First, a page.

Make sure you're covered in the event of an accident
Many motorists wrongly assume that if they're involved in a car accident, insurance will pick up the bill. That's why you have insurance, after all. Unfortunately, the reality is quite a bit more complex. Different aspects of your insurance policy cover different types of losses in an accident. Depending on your individual circumstances, you may be stuck with thousands of dollars in expenses that aren't covered.
At the Law Offices of Mark E. Salomone, we routinely work with motorists who have found themselves in legal or financial trouble because they didn't have the right amount or right kind of coverage, even though their policy met the minimum legal requirements in Massachusetts. Here's what you need to know.
Required Coverage Types
Massachusetts law requires all motorists to carry four types of insurance, each with a minimum dollar amount:
- Bodily Injury to Others (BI): This type of coverage pays for medical bills and other expenses incurred by other people who are injured or killed in an accident that you cause. Massachusetts law requires motorists to purchase up to $20,000 in coverage per injured person and up to $40,000 per accident. Note, however, that injuries often cost much more than those minimums. Many motorists choose to purchase higher amounts.
- Personal Injury Protection (PIP): This coverage protects you if you are injured in an accident, on a no-fault basis. Under Massachusetts law, you need at least $8,000 per accident of PIP coverage. Unfortunately, some motorists will elect to have a deductible apply to their PIP coverage without having a full understanding of the consequences. However, many motorists choose to purchase more than the statutory minimum.
- Bodily Injury Caused by an Uninsured Auto (UM): Often known as uninsured motorist coverage, this covers expenses for you or your passengers if the motorist who caused your accident does not have insurance, or if the motorist at fault cannot be identified. While there are very few uninsured drivers in Massachusetts, the potential consequences of an accident involving an uninsured motorist are devastating. You could also be involved in a collision with an uninsured out-of-state driver as not all states require their motorists to have auto insurance. Massachusetts requires you to purchase up to $20,000 per person and $40,000 per accident of this type of coverage.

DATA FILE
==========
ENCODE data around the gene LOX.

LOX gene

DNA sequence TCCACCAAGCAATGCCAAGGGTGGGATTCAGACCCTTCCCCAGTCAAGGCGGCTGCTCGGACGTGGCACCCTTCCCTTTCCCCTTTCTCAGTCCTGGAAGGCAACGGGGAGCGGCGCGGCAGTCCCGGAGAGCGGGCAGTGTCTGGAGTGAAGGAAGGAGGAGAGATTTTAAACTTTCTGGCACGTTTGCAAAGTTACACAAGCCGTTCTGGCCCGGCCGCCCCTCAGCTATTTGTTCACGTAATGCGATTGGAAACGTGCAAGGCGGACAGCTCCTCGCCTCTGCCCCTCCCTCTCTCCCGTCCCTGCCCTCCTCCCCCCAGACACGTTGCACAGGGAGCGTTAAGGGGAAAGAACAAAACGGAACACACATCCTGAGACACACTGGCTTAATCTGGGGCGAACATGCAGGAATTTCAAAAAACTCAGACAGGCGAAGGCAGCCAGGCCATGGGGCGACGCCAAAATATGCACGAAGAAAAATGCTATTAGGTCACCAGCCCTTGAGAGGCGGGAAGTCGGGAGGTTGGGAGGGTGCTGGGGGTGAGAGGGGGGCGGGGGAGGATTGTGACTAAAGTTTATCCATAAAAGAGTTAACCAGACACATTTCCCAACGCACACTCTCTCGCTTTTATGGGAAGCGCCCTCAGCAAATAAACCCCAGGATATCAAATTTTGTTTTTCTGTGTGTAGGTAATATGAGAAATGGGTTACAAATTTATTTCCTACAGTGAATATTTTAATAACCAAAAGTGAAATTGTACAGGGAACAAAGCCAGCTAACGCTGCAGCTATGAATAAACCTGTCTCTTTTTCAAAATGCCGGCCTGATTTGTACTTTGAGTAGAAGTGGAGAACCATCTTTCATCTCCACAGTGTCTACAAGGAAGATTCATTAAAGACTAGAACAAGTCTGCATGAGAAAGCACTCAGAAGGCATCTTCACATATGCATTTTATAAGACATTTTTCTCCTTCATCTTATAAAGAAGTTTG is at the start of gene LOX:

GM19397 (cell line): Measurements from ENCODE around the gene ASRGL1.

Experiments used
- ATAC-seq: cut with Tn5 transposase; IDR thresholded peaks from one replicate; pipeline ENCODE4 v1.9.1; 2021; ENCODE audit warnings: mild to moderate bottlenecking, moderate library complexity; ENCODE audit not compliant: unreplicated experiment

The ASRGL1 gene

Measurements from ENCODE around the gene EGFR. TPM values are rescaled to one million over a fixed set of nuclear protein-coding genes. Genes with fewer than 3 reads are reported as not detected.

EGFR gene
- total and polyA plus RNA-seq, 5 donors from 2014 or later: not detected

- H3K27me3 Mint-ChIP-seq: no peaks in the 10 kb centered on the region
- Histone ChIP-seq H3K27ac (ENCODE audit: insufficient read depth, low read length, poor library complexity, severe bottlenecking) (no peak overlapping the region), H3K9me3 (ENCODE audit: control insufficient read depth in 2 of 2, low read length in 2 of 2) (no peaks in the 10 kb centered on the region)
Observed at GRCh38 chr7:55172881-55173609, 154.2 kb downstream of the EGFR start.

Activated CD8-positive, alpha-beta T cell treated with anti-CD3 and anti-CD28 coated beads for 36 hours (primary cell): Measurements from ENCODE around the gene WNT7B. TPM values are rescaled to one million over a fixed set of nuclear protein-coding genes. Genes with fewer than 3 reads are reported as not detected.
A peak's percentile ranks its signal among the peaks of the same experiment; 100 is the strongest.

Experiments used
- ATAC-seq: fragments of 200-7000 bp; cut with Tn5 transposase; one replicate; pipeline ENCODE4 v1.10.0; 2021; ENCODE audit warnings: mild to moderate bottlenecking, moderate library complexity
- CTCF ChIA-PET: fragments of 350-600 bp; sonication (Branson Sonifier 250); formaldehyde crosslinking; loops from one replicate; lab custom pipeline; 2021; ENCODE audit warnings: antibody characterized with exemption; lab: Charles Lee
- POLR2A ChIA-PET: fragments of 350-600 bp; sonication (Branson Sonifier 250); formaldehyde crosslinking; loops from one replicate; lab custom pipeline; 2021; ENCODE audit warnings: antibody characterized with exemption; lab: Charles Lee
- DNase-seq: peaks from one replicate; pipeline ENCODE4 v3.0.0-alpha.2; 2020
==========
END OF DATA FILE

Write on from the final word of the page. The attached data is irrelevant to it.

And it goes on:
- Damage to Someone Else's Property: A fairly self-explanatory type of coverage, this pays for damage you cause to someone else's vehicle or other property. The legally required minimum is $5,000 per accident.
Other types of insurance coverage are considered optional in Massachusetts. The two most commonly purchased are collision coverage, which pays for damage to your vehicle in an accident, and comprehensive coverage, which pays for non-collision-related losses such as fire damage or theft of your vehicle. You are not required by law to have either type of coverage. However, if you lease or finance your vehicle, the finance company will require you to have those coverages.
Legal and Financial Implications
Remember that collision and comprehensive are optional coverage types in Massachusetts - and many motorists will be better off if they decline that option. Many motorists pay hundreds of dollars per month to pay for collision and comprehensive coverage on an older vehicle that may only be worth one or two thousand dollars in a claim - not to mention a $500 deductible before they're able to collect any money at all.
If you own an older car outright, consider dropping your collision and comprehensive coverage and putting the money you save aside to pay for a new vehicle in the event of an accident.
However, when it comes to the coverage types that pay for bodily injury, you can't afford to skimp on coverage. Again, injuries can easily cost tens or even hundreds of thousands of dollars when medical bills, lost wages and other costs are taken into account. If you're at fault in an accident and don't have enough BI coverage, you may have to give up assets in a lawsuit.
Conversely, if you are hurt in an accident by a motorist who doesn't have coverage, and you don't have enough UM coverage, your only legal recourse is to try to recover from the other driver's assets - which, practically speaking, will only work if that motorist has assets to recover.
Finally, it's important to remember that in most cases, an insurance company is only required to provide compensation up to the policy limit, no matter the cost of the accident. Anything above and beyond those limits is the responsibility of the policyholder - either you or the other motorist. There are some exceptions to this rule, though; for instance, if an insurance company acts in bad faith, a court may order the company to pay damages above and beyond the policy limit.
We recommend reviewing your policy and speaking with your insurance agent as soon as possible to make sure you have the right coverage. If you're not sure whether your insurance policy is protecting you - or if you've been involved in an accident and have a dispute with your insurance company - contact the Law Offices of Mark E. Salomone today.